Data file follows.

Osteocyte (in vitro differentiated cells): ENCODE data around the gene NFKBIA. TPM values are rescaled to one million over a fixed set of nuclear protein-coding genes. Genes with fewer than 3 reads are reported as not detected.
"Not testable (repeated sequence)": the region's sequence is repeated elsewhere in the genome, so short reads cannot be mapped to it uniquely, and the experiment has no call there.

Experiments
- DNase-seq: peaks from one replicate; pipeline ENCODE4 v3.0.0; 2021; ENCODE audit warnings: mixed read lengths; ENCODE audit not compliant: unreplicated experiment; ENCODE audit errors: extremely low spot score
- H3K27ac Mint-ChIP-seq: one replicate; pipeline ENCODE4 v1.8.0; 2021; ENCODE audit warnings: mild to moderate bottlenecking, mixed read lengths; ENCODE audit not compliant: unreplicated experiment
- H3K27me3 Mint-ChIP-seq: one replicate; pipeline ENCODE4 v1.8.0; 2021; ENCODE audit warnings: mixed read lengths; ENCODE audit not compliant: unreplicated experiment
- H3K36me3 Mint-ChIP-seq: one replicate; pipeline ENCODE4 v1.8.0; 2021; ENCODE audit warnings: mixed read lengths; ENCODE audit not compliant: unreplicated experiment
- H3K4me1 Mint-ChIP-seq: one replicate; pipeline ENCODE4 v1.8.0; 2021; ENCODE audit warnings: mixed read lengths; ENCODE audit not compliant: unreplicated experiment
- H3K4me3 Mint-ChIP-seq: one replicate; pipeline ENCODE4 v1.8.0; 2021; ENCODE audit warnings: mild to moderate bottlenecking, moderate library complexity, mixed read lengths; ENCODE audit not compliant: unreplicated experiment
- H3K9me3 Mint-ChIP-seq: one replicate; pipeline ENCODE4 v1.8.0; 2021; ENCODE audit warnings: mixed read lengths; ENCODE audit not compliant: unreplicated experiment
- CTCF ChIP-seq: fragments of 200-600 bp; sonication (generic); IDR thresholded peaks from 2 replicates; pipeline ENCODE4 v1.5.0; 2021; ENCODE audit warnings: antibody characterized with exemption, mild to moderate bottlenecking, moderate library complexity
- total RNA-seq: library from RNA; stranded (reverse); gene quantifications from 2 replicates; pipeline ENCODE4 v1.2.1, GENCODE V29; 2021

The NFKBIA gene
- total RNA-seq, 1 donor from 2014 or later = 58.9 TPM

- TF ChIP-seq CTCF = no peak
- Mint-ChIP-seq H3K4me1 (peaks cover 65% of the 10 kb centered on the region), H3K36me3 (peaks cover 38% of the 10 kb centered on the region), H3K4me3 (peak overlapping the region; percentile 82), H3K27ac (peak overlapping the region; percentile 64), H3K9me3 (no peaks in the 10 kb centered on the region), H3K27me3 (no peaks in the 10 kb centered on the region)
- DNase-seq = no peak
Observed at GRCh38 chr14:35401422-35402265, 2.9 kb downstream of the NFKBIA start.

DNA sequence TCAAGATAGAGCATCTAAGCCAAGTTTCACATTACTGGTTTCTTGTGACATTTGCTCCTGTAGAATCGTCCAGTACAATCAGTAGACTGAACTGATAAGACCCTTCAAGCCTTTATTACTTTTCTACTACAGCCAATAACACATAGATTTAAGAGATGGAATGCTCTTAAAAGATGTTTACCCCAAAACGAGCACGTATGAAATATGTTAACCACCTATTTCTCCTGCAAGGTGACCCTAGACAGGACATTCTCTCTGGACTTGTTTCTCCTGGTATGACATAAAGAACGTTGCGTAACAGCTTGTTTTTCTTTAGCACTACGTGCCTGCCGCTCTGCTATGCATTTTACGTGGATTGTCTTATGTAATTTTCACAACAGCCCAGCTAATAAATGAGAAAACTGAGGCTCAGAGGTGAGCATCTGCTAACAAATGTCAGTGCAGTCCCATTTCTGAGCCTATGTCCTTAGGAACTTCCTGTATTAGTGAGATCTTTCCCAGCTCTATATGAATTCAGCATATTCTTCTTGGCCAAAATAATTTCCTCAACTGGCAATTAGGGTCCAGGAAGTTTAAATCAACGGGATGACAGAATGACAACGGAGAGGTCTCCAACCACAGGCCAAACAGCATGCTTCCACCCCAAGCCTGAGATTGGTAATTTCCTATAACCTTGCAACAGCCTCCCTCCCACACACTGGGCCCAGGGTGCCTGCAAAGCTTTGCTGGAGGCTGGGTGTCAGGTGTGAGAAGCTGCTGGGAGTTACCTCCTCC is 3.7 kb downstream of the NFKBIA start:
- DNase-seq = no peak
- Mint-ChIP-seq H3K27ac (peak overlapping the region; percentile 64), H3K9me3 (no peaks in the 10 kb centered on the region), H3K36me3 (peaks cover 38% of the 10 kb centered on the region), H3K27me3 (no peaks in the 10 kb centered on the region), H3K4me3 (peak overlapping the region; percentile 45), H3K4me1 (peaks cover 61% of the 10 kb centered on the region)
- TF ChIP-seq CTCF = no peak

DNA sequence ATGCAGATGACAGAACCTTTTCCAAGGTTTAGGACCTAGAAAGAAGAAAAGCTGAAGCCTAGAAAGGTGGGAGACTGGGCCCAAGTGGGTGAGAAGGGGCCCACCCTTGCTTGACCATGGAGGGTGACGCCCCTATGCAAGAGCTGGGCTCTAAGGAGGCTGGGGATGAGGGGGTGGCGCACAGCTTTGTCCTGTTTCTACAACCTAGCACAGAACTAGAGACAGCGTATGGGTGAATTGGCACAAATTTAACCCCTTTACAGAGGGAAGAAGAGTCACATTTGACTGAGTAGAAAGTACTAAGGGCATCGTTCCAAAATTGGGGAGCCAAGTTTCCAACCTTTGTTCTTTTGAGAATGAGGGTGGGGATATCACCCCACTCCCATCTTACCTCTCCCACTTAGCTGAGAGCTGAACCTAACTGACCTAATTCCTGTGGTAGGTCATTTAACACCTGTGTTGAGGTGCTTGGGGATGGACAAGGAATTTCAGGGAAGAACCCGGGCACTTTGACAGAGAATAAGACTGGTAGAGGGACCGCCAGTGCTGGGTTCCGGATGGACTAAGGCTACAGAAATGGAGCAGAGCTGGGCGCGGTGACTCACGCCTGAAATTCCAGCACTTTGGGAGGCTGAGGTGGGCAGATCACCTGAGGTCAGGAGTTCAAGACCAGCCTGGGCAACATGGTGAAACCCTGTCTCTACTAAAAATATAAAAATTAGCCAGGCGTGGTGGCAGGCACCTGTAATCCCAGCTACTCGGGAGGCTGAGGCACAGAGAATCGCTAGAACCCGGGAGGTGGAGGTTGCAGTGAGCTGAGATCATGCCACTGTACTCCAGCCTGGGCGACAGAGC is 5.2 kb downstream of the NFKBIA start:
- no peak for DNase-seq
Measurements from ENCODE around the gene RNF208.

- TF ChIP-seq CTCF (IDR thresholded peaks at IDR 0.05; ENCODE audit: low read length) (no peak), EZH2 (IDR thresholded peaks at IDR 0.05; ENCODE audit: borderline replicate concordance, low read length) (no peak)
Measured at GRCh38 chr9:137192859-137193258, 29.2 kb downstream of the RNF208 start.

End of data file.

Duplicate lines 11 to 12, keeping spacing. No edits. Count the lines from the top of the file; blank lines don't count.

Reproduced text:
- CTCF ChIP-seq: fragments of 200-600 bp; sonication (generic); IDR thresholded peaks from 2 replicates; pipeline ENCODE4 v1.5.0; 2021; ENCODE audit warnings: antibody characterized with exemption, mild to moderate bottlenecking, moderate library complexity
- total RNA-seq: library from RNA; stranded (reverse); gene quantifications from 2 replicates; pipeline ENCODE4 v1.2.1, GENCODE V29; 2021